Catherine Coleman Flowers grew up in rural Lowndes County, Alabama — which is often called “Bloody Lowndes” for its violent, racist past — where her ancestors worked the land as slaves. This legacy has left its mark on her and on the county in the form of low wage jobs, lack of sanitation infrastructure, and enduring poverty.
In 2019, Coleman Flowers founded the Center for Rural Enterprise and Environmental Justice to address the health and environmental conditions of rural Americans. From her time outside of Alabama she brings access to new partnerships and a willingness to cross race, class, and party lines to fight for poor, rural communities. She is a senior fellow at the Center for Earth Ethics at Union Theological Seminary, a board member at Al Gore’s Climate Reality Project, and rural development manager for the Equal Justice Initiative.
Speaking about her love for Alabama, Coleman Flowers once said, “There is something about that black dirt that gets into your soul.” With its searing legacy of slavery and the Civil War, her Southern roots are crucial to understanding Coleman Flowers’ love of community and the fight for rural environmental injustice that is her life’s work.
Coleman Flowers is the author of a forthcoming memoir, Waste: One Woman’s Fight Against America’s Dirty Secret, winner of the Studs and Ida Terkel Prize for a first book in the public interest. She lives in Montgomery, Alabama. In a recent Zoom conversation, Coleman Flowers shared with me her thoughts on rural poverty, race, and the environmental movement.
In your forthcoming memoir, you chronicle your evolution from country girl in Lowndes County, Alabama to environmental justice advocate for the South and beyond. What secret did you expose and why has this become a human rights issue?
The dirty secret that I expose was the fact that there are parts of the US where people are living with wastewater on the ground, raw sewage, human waste, something that’s generally associated with people living in underdeveloped nations, not in one of the richest nations in the world. And it’s a human rights issue. People in Lowndes County specifically [were living like this], but there are other places across the US [where people] don’t have access to water and sanitation.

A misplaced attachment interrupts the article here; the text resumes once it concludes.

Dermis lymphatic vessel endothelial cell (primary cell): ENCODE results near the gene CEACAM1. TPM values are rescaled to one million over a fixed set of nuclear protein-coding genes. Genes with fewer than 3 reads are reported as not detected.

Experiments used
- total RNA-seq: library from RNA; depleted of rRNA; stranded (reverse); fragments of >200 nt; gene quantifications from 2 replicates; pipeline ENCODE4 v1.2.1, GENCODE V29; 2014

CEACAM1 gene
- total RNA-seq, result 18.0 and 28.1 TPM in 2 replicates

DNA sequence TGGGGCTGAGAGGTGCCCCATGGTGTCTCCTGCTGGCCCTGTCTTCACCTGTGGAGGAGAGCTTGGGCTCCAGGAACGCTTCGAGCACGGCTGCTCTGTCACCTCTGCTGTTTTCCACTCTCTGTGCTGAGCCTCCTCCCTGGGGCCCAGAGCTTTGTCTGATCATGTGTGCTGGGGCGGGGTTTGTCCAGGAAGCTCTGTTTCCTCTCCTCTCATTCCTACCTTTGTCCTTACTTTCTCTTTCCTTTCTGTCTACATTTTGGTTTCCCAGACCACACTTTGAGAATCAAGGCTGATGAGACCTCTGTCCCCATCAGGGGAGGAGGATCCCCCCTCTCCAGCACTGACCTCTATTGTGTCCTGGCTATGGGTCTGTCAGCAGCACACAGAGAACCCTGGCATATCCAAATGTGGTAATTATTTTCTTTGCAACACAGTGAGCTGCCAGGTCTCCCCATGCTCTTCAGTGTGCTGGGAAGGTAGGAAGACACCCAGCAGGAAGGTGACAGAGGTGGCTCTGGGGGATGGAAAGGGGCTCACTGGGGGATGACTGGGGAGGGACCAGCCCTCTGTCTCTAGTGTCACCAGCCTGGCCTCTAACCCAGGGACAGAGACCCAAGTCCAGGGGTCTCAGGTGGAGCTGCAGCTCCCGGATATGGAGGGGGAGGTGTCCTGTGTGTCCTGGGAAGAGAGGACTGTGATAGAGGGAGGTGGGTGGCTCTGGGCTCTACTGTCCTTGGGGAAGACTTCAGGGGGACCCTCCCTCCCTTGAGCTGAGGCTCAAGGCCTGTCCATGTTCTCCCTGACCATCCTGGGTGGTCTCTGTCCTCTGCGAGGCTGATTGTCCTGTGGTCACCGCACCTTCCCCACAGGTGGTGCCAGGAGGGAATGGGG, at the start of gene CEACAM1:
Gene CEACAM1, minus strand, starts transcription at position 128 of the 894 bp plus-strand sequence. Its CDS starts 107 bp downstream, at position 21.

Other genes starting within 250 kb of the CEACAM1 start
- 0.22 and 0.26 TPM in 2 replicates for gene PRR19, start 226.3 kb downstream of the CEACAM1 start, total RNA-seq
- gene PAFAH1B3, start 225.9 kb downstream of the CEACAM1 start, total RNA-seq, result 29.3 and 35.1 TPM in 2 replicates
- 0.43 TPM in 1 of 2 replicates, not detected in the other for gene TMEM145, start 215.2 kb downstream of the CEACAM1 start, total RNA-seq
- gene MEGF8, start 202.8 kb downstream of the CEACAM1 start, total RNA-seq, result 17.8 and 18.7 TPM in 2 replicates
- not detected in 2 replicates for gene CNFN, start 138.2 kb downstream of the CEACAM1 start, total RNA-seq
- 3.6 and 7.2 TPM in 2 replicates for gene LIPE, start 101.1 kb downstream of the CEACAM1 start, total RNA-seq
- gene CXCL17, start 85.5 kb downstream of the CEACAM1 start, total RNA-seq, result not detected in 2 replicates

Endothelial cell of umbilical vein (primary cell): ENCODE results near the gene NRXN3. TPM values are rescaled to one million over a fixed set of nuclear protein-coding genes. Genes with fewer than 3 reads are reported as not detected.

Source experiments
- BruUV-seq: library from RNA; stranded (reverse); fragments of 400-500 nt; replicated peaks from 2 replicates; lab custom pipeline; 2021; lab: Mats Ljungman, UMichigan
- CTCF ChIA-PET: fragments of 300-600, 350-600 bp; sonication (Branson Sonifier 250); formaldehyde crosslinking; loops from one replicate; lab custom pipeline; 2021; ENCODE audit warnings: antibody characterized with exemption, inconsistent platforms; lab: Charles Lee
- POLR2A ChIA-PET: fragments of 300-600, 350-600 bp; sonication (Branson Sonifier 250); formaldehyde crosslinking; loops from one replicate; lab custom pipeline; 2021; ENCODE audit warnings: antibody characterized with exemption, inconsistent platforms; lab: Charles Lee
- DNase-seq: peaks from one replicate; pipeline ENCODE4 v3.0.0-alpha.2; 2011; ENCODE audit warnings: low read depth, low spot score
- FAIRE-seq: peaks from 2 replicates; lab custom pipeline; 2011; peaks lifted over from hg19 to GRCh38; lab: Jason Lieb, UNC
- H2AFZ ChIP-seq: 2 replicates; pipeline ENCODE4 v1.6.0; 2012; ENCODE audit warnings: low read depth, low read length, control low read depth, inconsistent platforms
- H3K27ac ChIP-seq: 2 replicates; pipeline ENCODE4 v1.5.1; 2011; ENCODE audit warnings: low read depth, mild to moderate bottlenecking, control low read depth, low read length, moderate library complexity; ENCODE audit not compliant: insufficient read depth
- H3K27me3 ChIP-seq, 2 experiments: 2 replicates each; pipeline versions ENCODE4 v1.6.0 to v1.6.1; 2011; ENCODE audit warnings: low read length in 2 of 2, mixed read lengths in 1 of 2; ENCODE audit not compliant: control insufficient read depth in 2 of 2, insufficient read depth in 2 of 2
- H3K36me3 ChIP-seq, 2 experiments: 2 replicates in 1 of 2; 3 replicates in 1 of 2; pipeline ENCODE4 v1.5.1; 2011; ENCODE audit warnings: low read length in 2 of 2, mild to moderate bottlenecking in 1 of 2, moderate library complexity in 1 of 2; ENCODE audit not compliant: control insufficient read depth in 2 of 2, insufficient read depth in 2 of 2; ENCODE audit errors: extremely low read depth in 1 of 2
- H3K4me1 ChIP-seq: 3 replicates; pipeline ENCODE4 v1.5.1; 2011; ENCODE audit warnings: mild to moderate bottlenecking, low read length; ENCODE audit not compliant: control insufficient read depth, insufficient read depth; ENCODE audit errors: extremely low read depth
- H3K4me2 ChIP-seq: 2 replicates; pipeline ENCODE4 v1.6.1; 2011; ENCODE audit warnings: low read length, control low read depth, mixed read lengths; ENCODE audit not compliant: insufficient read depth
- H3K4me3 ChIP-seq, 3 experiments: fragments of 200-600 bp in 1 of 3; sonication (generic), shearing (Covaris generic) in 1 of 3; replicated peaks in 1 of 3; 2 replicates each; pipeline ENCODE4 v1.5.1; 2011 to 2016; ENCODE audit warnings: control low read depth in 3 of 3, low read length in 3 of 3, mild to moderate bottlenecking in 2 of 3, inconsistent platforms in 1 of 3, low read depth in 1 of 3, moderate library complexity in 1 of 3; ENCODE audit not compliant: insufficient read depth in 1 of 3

Even if you look at the larger places like Detroit, they were having massive water shutoffs, but when people think about that, they think about it only in terms of drinking water. But if your water is turned off, you can’t use the toilet either. That deprived them not only of drinking water … it also took away the access to sanitation. So the book was really about … the lack of sanitation in one of the wealthiest countries in the world. It underscored the inequality that exists.
Tell us about your parents’ participation in the Black Freedom Movement that centered in Lowndes County in the 1960s. How did the political lessons you learned at home influence the work you do today?
As a result of his military service, my father talked a lot about the tragedies committed by Adolph Hitler. And he talked about the lynching of Joe Buck Sellers in Lowndes County. He was determined not to submit to the type of oppression that existed in the county of his birth. My mother had taken part in Birmingham protests in 1963. The longing for freedom was in them and therefore became a part of my DNA. They were like the jailhouse lawyers of their community. Everyone respected them because they sought to help everyone who asked for it. My political education was informed by my parents, and the people who visited our home like Stokely Carmichael, Donna Smith, Willie Ricks, and other members of the Student Nonviolent Coordinating Committee (SNCC). My leadership style, the way I feel it’s important to let the community tell their stories, was something that came out of that movement.